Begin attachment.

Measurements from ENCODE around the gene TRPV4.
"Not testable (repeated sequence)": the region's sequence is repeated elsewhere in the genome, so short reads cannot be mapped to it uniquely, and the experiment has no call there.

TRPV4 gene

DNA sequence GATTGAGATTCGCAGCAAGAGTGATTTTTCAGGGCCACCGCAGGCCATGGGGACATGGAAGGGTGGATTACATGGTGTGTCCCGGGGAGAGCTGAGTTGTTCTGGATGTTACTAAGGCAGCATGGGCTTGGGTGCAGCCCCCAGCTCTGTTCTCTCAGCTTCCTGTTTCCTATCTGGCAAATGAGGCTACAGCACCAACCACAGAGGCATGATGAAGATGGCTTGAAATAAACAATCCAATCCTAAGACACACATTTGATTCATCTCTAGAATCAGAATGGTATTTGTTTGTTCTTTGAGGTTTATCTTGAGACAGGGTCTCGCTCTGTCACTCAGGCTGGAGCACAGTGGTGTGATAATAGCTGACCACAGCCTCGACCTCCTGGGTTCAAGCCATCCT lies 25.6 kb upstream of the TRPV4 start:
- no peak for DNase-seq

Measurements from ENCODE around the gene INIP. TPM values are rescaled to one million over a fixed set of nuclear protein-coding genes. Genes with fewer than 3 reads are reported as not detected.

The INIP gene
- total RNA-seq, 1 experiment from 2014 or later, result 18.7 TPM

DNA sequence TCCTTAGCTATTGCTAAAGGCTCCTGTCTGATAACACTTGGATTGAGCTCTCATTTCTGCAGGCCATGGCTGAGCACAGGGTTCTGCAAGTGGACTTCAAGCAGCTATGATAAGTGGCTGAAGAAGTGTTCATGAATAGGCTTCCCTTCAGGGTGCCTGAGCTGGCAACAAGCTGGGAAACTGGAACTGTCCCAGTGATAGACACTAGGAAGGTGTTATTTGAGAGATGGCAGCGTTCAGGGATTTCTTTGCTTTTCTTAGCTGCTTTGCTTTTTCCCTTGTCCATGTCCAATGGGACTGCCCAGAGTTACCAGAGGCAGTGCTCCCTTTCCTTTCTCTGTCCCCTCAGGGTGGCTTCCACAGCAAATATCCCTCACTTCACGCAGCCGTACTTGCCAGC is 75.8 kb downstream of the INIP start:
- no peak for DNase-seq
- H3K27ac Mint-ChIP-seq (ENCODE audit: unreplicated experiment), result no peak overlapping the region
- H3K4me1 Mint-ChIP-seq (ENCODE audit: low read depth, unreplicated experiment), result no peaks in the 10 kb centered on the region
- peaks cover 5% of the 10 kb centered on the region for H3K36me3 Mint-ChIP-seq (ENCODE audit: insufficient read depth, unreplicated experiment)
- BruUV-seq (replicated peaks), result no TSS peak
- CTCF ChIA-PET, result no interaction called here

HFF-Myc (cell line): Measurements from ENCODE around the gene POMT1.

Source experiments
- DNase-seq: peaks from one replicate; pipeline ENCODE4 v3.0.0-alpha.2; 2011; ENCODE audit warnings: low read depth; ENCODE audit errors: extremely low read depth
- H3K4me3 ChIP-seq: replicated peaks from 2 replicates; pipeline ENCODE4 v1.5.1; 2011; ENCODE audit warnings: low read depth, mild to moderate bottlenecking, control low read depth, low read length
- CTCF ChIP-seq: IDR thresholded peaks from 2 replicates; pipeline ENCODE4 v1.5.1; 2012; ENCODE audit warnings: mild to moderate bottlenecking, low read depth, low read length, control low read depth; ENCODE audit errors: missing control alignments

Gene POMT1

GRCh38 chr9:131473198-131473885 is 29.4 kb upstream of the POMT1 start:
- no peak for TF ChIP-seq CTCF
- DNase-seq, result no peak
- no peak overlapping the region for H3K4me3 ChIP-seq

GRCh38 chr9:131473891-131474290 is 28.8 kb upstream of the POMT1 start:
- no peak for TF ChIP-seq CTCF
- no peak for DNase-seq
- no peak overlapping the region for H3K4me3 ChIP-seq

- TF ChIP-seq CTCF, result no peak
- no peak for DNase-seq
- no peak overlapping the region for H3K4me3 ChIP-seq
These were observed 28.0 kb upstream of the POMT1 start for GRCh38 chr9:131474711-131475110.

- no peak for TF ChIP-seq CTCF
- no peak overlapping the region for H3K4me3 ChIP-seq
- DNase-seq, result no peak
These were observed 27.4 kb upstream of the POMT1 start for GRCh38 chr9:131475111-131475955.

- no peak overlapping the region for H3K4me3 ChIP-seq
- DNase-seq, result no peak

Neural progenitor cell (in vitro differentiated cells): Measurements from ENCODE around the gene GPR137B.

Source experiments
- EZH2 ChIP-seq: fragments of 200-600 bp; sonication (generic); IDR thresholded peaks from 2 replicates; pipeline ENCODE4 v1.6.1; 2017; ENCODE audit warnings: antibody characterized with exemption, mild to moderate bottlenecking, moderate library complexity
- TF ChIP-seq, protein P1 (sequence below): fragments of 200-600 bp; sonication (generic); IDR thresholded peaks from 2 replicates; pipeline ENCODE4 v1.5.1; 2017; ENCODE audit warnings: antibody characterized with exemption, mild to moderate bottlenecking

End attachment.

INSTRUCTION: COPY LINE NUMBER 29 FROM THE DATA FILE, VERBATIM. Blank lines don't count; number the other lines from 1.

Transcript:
- no peak overlapping the region for H3K4me3 ChIP-seq